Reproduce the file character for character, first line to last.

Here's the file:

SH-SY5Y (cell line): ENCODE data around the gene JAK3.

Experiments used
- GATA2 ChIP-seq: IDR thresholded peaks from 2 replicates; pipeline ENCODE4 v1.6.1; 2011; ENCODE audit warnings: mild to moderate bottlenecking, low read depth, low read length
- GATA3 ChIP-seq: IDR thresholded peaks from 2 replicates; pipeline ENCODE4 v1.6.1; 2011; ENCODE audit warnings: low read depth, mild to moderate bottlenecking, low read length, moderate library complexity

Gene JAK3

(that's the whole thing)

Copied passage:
SH-SY5Y (cell line): ENCODE data around the gene JAK3.

Experiments used
- GATA2 ChIP-seq: IDR thresholded peaks from 2 replicates; pipeline ENCODE4 v1.6.1; 2011; ENCODE audit warnings: mild to moderate bottlenecking, low read depth, low read length
- GATA3 ChIP-seq: IDR thresholded peaks from 2 replicates; pipeline ENCODE4 v1.6.1; 2011; ENCODE audit warnings: low read depth, mild to moderate bottlenecking, low read length, moderate library complexity

Gene JAK3